White Horse Inn Blog

Know what you believe and why you believe it

WHI-1115 | Recovering Focus in a Distracted Time

Life in twenty-first century America is distracting. Thanks to the ubiquitous nature of media and countless interruptions from beeping gadgets, it’s becoming difficult not merely to finish a book, but perhaps even a thought. On this program, Michael Horton discusses this new culture of distraction with Maggie Jackson, author of Distracted: The Erosion of Attention & The Coming Dark Age. In the second half of the program, Mike continues this discussion with Los Angeles Times Book Review Editor David Ulin, author of The Lost Art of Reading: Why Books Matter in a Distracted Time.

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Bombarding Images
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Distracted
Maggie Jackson
The Shallows
Nicholas Carr

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Digital Nation
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Incarnational Ministry

Our good friend, J. Todd Billings, was recently featured in Christianity Today. His critique of “incarnational ministry” continues to ring true for many people. We were proud to feature that critique back in 2009, Incarnational Ministry and the Unique, Incarnate Christ.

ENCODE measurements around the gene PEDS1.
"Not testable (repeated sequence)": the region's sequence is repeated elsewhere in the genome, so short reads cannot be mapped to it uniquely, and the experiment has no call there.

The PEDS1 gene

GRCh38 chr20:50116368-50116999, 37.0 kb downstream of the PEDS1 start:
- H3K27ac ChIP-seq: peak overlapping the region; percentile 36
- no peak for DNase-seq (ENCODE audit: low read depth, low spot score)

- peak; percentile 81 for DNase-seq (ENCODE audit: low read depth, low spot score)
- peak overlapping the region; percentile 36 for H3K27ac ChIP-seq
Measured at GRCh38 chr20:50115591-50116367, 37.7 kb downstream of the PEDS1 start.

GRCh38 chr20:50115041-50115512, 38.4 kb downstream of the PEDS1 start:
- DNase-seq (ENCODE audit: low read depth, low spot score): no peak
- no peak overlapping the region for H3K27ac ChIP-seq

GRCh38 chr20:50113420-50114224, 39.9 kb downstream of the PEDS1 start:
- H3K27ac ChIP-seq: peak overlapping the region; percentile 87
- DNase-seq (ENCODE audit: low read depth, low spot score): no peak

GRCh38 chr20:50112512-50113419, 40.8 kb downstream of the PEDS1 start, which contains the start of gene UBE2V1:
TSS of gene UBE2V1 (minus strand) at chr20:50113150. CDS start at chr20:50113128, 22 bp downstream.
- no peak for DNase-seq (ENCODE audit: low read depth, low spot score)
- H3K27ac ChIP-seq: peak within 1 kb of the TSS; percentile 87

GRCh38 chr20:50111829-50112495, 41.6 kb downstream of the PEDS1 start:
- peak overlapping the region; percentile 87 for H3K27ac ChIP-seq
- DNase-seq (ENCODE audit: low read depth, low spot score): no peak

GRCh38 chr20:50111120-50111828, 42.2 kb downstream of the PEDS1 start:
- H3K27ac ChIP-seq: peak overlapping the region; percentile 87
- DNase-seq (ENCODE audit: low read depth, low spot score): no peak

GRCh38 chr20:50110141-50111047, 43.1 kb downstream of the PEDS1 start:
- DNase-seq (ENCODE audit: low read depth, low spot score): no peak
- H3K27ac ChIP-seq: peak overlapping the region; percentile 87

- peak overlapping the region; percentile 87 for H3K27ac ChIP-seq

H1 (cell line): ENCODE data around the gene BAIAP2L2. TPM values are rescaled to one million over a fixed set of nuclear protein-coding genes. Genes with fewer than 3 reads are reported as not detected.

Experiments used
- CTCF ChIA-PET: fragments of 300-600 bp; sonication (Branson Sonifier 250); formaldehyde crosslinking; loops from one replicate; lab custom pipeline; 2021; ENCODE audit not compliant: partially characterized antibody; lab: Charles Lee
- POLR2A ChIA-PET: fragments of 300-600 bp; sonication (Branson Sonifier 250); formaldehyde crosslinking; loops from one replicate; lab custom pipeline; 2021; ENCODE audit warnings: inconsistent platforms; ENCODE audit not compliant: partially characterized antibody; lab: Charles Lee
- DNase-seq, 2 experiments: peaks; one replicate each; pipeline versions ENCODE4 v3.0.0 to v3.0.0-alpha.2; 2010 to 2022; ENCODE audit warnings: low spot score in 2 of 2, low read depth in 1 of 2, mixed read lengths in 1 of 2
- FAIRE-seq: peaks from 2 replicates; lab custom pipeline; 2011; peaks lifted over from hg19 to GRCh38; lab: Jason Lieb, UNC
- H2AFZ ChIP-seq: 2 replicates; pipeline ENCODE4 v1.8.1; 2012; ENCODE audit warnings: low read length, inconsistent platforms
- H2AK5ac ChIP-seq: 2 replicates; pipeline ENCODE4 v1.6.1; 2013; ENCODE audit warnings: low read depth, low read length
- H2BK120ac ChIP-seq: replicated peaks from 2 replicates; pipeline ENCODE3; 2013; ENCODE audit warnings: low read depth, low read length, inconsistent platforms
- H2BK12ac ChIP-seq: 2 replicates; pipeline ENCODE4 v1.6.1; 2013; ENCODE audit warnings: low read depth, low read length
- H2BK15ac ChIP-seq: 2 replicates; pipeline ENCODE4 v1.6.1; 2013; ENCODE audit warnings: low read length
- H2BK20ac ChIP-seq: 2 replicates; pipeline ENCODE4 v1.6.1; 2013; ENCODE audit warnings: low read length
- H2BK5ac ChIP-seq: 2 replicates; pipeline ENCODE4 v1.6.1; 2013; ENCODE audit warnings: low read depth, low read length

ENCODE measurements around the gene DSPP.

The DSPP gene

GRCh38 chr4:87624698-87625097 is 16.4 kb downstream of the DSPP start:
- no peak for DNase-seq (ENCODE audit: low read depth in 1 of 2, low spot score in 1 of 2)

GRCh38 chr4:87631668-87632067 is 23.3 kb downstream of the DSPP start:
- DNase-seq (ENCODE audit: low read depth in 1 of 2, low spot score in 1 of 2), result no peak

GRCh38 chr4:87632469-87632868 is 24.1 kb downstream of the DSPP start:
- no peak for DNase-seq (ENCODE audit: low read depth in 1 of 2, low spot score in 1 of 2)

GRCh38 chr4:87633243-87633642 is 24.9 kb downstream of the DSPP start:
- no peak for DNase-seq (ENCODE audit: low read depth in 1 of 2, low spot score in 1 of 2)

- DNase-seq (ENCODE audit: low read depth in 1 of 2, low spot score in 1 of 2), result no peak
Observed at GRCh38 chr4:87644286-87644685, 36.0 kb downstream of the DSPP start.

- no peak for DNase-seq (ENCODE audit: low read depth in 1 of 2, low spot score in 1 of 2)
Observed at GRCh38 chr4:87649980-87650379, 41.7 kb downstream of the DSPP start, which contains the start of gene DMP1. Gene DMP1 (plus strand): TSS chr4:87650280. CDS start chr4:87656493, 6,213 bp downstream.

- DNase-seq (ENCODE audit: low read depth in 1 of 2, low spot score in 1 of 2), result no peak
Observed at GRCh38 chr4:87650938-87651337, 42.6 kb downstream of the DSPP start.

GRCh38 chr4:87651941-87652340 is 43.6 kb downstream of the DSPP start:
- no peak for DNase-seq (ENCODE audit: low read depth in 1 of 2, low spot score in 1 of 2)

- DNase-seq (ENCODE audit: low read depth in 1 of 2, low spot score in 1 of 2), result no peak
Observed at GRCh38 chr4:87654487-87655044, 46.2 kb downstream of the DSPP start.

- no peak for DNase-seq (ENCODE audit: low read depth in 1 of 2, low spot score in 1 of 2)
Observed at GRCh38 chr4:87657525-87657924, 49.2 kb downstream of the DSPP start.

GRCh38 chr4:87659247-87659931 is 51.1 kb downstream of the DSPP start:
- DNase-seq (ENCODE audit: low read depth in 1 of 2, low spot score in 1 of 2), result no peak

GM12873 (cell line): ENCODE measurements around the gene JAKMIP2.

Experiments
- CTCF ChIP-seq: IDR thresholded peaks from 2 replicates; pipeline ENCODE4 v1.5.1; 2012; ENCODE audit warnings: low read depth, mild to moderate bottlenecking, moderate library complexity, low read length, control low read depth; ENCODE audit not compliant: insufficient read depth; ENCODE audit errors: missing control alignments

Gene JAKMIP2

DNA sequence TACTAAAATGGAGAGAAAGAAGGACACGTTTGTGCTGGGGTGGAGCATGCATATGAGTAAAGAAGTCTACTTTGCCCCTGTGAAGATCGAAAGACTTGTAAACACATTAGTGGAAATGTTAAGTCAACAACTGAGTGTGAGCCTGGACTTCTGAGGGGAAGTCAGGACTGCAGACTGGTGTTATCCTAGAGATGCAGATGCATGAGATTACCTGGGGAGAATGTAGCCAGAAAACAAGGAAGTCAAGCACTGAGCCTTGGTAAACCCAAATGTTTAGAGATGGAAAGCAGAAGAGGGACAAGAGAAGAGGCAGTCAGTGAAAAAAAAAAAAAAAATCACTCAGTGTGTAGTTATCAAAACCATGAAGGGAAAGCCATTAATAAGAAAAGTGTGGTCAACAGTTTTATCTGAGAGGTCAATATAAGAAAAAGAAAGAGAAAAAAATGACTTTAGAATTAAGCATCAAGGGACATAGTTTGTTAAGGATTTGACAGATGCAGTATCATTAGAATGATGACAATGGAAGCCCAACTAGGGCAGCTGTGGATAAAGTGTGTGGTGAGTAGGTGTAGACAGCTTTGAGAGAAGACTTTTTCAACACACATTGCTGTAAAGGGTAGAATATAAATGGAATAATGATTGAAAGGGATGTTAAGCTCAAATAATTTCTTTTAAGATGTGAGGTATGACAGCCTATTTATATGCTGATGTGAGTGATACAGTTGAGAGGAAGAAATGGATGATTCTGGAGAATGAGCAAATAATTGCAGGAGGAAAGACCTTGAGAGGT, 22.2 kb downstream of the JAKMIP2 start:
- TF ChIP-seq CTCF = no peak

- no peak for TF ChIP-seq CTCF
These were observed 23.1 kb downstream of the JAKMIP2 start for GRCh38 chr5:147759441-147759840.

Here’s a brief preview of Billings’ article in Christianity Today.

In recent decades, scores of books, manuals, and websites advocating “incarnational ministry” have encouraged Christians to move beyond ministry at a distance and to “incarnate” and immerse themselves into local cultures. Some give a step-by-step “incarnation process” for Christians crossing cultures. Some call us to become incarnate by “being Jesus” to those around us. Indeed, many of these resources display valuable insights into relational and cross-cultural ministry. But there are serious problems at the core of most approaches to “incarnational ministry”—problems with biblical, theological, and practical implications.

I encountered these problems myself as a practitioner of “incarnational ministry.” At a Christian college, I was told that just as God became flesh in a particular culture 2,000 years ago, my job was to become “incarnate” in another culture. Eight months later, equipped with training in cultural anthropology, I set about learning the language and culture in Uganda. But I quickly ran into doubts about the “incarnational” method. Would the Ugandans necessarily “see Jesus” as a result of my efforts at cultural identification? Was I assuming that my own presence—rather than that of Christ—was redemptive? Is the eternal Word’s act of incarnation really an appropriate model for ministry?

My questions multiplied as I continued my theological education. Biblical scholars and theologians assured me that the Bible and orthodox Christian theology taught nothing about us “becoming incarnate.” Going back to my professors of missiology and ministry, I heard a quite practical response: If not the Incarnation, what is the alternative model for culture-crossing ministries? Over the past decade, I have come to see that incarnational ministry actually obscures the much richer theology of servant-witness and cross-cultural ministry in the New Testament: ministry in union with Christ by the Spirit.

You can read the whole thing here.

WHI-1114 | An Interview with T. David Gordon